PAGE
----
Friday, April 16, 2010
CATHOLIC WORLD NEWS: FRI. APRIL 16, 2010
CATHOLIC WORLD NEWS: FRI. APRIL 16, 2010: HEADLINES-
VATICAN: POPE BENEDICT XVI'S 83rd BIRTHDAY: WORK OF THE PAPAL FOUNDATION-
AMERICA: USA: CHRISTIANS FIGHTING TO KEEP NATIONAL DAY OF PRAYER-
ASIA: INDIA: CHURCH AIDS VICTIMS OF TROPICAL STORM THAT KILLED 130-
EUROPE: ICELAND: VOLCANIC ASH DISRUPS 16, 000 FLIGHTS-
AFRICA: KENYA: CHURCHES ARE OPPOSED TO DRAFT CONSTITUTION-
AUSTRALIA: GERMAN PILGRIMS SEARCHING FOR CHURCH LEAD POLICE ON A CHASE-
POPE BENEDICT XVI'S 83rd BIRTHDAY: WORK OF THE PAPAL FOUNDATION
VATICAN CITY, 16 APR 2010 (VIS) - This afternoon, Benedict XVI, who turns 83 today, received members of the Papal Foundation, the United States Catholic agency founded in Philadelphia, USA in 1990 by the now-deceased Cardinal John Krol, which every year finances the needs of the Church in the world. Its current chairman is Cardinal Anthony Bevilacqua, archbishop emeritus of Philadelphia.
In his address, the Pope reaffirmed that in every time and place the Church is called to proclaim the message of the "hope" of the Risen One and to "confirm its truth by her practical witness of holiness and charity. The Papal Foundation has advanced this mission in a particular way by supporting a broad spectrum of charities close to the heart of the Successor of Peter." "I thank you for your generous efforts," Benedict XVI said, "to offer assistance to our brothers and sisters in developing countries, to provide for the education of the Church's future leaders, and to advance the missionary endeavours of so many dioceses and religious congregations throughout the world."
The Holy Father concluded, asking that the members of the Papal Foundation "pray for the needs of the universal Church and to implore a renewed outpouring of the Spirit's gifts of holiness, unity, and missionary zeal upon the whole People of God."
NEED TO OBEY GOD AND BE PENITENT
VATICAN CITY, 16 APR 2010 (VIS) - Yesterday morning, Benedict XVI presided at a Eucharistic concelebration con members of the Pontifical Biblical Commission in the Pauline Chapel of the Apostolic Palace in the Vatican.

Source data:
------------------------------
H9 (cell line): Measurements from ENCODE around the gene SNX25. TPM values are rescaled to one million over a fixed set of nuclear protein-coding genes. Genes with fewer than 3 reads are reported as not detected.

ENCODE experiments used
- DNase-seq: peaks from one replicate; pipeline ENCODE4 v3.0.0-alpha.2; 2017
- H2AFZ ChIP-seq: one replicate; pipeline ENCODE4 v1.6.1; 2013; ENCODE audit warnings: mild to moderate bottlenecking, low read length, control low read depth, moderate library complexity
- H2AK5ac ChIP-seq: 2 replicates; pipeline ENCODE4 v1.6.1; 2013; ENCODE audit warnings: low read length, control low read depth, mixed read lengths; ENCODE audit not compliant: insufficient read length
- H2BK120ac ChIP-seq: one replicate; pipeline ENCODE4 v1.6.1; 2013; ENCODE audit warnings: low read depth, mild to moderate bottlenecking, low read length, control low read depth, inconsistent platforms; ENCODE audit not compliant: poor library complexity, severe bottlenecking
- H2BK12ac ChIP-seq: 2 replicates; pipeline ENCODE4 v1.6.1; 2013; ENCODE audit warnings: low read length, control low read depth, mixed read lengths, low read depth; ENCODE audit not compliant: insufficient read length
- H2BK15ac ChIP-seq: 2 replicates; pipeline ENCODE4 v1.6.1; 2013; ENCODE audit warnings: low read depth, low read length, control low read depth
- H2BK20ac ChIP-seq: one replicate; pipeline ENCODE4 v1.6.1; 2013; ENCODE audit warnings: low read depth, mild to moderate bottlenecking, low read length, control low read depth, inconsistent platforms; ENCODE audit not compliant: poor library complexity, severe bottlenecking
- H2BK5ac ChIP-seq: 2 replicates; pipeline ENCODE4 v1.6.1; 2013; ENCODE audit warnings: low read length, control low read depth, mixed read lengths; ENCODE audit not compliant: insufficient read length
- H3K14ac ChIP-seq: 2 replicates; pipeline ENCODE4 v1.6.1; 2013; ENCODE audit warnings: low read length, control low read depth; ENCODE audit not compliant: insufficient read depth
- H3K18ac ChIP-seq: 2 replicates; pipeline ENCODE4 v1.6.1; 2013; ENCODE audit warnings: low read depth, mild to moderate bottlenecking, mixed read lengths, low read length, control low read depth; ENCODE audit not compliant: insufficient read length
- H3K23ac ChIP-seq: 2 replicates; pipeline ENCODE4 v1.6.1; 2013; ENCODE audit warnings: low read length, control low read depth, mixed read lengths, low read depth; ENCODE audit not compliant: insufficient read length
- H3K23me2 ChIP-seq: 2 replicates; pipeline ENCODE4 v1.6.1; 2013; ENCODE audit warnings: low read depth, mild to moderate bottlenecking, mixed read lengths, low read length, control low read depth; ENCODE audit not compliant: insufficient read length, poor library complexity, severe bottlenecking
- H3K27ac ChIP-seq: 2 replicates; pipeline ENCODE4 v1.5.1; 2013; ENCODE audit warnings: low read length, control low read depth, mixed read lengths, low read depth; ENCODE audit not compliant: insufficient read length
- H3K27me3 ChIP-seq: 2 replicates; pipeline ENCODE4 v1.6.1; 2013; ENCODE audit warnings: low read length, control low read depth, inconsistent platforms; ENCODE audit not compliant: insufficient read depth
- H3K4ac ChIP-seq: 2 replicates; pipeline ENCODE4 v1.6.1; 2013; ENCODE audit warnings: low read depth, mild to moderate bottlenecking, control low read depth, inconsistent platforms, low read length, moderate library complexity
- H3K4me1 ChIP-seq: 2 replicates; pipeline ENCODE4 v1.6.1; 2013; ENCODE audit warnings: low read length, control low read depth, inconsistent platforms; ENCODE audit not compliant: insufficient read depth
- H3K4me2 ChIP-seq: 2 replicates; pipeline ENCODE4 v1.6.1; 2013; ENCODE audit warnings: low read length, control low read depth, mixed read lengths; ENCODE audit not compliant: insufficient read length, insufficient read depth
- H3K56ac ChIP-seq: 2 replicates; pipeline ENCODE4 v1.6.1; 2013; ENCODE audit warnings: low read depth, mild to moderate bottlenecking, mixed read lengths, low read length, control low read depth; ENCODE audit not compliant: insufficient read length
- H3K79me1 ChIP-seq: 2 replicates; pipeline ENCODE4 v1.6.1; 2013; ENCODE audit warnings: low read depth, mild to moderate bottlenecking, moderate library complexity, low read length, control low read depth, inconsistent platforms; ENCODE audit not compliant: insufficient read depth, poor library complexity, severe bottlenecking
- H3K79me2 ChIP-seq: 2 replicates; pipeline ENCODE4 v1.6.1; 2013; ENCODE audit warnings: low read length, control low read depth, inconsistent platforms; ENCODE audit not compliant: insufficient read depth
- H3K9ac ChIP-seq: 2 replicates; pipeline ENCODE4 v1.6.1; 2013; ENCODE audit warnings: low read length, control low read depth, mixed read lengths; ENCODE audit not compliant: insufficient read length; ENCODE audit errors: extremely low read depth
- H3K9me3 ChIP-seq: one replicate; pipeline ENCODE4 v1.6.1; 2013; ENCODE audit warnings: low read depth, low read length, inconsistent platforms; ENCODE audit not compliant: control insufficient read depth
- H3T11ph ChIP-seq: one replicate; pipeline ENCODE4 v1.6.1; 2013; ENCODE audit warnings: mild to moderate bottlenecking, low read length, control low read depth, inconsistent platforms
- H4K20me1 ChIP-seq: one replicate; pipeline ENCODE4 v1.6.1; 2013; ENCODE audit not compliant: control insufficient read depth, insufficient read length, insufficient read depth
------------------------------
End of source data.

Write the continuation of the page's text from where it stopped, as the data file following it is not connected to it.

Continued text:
In his homily, the Pope reflected on the primacy of obedience to God and the true meaning of penitence and forgiveness in the life of Christians.
Recalling the words of St. Peter before the Sanhedrin, the Pope noted that "we must obey God rather than men." Conversely in modern times, he said, the freedom of the human being is often spoken of, of man's full autonomy, and thus of a liberation from obedience to God.
"This autonomy, however," the Holy Father asserted, "is a lie. It is an ontological lie because man does not exist in and for himself. It is a political and practical lie because collaboration and sharing in freedoms are necessary and if God did not exist, if God is not accessible to call upon, then only the will of the majority remains as a last recourse. The rule of the majority then becomes the final word that we must obey and this consensus - as we know from our history of the last century - can also be a consensus of evil. Thus we see that so-called autonomy does not liberate man."
Benedict XVI highlighted that dictatorships have always been against obedience to God. "Nazi dictatorship, as that of Marxism, cannot accept a God above ideological power." Today, he continued, we do not live under a dictatorship but subtle forms of dictatorship exist: "Conformity, in which it is obligatory to think as everyone else thinks, to act as all others act, and the more or less subtle aggression against the Church demonstrate how this conformity can be a real dictatorship."
The Pope continued to emphasize that "today we are often a little afraid to speak of eternal life. We speak of the things that are useful for the world, we show that Christianity can help improve the world but we dare not say that its goal is eternal life and that from that goal come the criteria of life."